- Make sure your employees are not using their home computers or devices when working.
- Ensure work-at-home computers have a firewall turned on.
7. Don’t do this on your work laptop or PC. It’s easy to become a little more relaxed when working from the comfort of your living room or home office. Surfing over to Facebook, other social media, or even personal e-mail accounts can be very tempting.
But the ONLY thing you should use your company’s workstation or laptop for is … WORK! Check your personal accounts on YOUR personal device. Over 600,000 Facebook accounts are hacked every day. If you’re using a company device to access a compromised account, you’re opening up a door to a hacker who can then get into your company’s network via your e-mail or PC.
8. Don’t forget about securing your device. The greatest threats to your company and its data come from hackers and cybercriminals. It’s just as important, however, to ensure the physical security of your devices while working from home. Implement these recommendations:
- Shut down your device and store it in a secure place before leaving your home.
- Lock your computer when you step away from it. This is especially important if you have children or other family members around.
- Place your work devices out of sight at the end of the day. Not only does it keep them from being stolen, but helps you maintain work-life balance.
9. Essential rules for all cloud applications. If you’re using cloud applications while your employees are working from home, you are justified to be concerned about data privacy and security. The company hosting your data is ultimately responsible for keeping hackers out of their network, but most cloud breaches are due to USER error. Here are a few things you can easily do to improve security in the cloud:
- Maintain a strong password of at least eight (8) characters with both upper and lowercase letters, numbers and symbols. Do not make it easy, such as “Password123!” It technically meets the requirements, but a hacker can easily crack it.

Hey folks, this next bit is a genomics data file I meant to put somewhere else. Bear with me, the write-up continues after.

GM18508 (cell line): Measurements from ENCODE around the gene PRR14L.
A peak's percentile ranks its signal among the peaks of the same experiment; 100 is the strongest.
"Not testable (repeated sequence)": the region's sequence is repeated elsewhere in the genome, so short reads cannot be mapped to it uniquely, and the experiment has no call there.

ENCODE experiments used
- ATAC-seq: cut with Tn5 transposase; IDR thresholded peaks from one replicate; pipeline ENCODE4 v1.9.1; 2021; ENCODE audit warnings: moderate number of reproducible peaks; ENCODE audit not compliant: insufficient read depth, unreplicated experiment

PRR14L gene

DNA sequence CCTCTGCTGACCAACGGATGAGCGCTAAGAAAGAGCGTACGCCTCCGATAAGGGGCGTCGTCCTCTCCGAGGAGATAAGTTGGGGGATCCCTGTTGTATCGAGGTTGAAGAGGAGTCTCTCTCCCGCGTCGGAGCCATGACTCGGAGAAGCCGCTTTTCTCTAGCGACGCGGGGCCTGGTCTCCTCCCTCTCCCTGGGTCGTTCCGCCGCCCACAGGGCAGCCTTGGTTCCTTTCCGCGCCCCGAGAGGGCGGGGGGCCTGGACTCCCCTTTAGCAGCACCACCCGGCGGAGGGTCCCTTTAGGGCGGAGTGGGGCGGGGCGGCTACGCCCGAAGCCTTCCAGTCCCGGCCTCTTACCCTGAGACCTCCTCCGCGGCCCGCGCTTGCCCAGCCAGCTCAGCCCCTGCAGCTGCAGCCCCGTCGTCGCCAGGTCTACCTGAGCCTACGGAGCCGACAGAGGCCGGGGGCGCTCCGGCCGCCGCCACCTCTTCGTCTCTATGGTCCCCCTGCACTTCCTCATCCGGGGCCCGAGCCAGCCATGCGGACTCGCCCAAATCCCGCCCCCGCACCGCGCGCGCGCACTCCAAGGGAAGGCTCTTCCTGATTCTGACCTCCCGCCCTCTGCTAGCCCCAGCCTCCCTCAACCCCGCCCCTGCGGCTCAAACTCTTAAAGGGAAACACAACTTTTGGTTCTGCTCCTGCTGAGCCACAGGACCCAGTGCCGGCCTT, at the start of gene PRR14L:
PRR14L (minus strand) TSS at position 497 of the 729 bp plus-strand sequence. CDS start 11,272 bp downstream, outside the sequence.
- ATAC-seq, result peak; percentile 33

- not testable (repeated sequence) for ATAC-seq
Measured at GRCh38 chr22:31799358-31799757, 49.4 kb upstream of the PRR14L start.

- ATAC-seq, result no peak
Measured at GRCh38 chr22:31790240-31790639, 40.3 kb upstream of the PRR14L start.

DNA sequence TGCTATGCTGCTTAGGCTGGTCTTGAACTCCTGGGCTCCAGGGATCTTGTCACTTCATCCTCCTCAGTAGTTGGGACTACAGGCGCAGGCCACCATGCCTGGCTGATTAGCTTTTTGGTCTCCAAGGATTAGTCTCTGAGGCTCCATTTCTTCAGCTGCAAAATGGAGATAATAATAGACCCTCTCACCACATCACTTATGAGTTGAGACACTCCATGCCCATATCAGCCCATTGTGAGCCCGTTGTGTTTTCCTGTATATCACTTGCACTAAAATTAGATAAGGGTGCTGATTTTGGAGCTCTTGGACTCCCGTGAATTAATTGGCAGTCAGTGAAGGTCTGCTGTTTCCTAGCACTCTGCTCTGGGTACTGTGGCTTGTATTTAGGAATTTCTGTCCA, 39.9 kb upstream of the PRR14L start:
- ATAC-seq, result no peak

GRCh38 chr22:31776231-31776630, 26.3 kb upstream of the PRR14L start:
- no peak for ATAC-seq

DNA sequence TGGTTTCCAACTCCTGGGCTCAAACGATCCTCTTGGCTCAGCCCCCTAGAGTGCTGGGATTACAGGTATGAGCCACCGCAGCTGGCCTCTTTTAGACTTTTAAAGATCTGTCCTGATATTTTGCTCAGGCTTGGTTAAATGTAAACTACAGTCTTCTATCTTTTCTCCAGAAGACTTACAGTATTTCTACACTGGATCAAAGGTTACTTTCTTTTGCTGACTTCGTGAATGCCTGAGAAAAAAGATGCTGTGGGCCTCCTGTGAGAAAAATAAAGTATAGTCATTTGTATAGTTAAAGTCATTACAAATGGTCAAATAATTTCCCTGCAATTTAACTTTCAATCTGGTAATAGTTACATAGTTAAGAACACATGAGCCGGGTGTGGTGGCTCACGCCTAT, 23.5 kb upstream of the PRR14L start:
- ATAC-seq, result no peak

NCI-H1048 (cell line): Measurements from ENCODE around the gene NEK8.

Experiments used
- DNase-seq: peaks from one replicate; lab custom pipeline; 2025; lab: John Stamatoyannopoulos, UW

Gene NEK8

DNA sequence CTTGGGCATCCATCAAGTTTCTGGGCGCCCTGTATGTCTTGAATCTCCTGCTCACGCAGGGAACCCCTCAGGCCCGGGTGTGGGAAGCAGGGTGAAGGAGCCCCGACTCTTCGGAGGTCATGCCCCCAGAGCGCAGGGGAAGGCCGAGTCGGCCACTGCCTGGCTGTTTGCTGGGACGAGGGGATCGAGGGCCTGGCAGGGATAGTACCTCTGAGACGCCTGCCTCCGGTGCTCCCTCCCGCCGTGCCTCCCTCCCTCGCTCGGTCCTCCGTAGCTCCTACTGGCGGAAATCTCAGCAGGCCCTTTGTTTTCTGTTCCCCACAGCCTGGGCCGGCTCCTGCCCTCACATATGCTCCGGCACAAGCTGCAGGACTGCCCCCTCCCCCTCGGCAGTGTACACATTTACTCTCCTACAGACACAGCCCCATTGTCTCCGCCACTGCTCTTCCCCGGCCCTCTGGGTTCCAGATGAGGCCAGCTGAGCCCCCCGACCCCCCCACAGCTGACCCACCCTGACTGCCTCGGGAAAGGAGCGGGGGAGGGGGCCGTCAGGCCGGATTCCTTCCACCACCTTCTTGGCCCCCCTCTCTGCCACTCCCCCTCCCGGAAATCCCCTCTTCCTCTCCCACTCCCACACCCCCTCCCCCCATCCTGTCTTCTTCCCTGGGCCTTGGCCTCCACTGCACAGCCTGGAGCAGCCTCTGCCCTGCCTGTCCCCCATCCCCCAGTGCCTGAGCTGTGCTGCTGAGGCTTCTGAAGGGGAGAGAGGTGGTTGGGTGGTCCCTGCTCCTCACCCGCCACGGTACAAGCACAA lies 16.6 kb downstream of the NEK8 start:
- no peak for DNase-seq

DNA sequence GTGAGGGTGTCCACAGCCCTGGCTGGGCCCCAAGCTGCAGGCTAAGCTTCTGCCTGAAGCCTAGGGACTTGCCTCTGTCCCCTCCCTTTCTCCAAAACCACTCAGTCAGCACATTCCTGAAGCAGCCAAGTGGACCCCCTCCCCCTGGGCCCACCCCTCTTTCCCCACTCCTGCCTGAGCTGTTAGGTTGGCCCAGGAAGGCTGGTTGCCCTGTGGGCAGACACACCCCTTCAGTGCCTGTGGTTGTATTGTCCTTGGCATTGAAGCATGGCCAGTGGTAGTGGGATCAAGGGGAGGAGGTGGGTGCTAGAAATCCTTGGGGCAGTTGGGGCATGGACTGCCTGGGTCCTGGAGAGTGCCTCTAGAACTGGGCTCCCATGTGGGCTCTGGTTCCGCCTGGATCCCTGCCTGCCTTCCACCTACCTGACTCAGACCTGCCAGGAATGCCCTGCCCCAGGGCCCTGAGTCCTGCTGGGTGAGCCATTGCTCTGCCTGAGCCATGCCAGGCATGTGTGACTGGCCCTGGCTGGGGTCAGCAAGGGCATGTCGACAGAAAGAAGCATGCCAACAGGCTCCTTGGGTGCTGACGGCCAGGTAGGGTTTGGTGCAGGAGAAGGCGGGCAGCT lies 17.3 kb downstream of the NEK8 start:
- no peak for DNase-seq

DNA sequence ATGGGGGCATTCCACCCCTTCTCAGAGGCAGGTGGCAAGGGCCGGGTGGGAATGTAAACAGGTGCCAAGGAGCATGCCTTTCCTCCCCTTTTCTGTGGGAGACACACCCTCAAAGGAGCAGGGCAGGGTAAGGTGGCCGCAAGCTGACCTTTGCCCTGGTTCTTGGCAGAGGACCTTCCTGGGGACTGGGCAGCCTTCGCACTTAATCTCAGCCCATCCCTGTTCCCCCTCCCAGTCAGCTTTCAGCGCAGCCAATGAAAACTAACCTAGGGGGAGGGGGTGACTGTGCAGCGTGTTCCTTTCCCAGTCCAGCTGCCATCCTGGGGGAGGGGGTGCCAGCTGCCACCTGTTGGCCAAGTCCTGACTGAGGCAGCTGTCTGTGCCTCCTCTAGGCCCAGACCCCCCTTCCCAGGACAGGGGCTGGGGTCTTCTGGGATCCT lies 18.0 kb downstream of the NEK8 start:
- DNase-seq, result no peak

- Make sure the device you’re using to access the application is secure. You’ll need professional help installing and maintaining a strong firewall, antivirus and spam-filtering soft-ware. Don’t access your cloud applications with a device you also use to check social media sites and free e-mail accounts.
- Back up your data. If the data in the cloud is important, make sure you’re downloading it from the application and backing it up to another safe and secure location. If your account gets hacked or if the cloud company shuts down your account, you‘ll have a copy.
10. One document you should have in place for times like these. Working from home poses various risks to your company, its data, and its livelihood. Although your employees may have the best of intentions, establishing a Work From Home Policy reduces these risks by providing them a clear set of guidelines and procedures.
Consult with an IT expert to develop your work from home policy. At minimum, it should include these items:
- How remote workers are approved
- What physical security measures are necessary at home
- Requirements for maintaining online security, such as pass-words and cloud file-sharing
- Use of a VPN to connect to company networks
- Acceptable Use Policy (AUP) of company devices
- Procedure for reporting incidents
If you have any questions, or need assistance setting up any of these security measures, please contact us at 888-523-2568 or email firstname.lastname@example.org.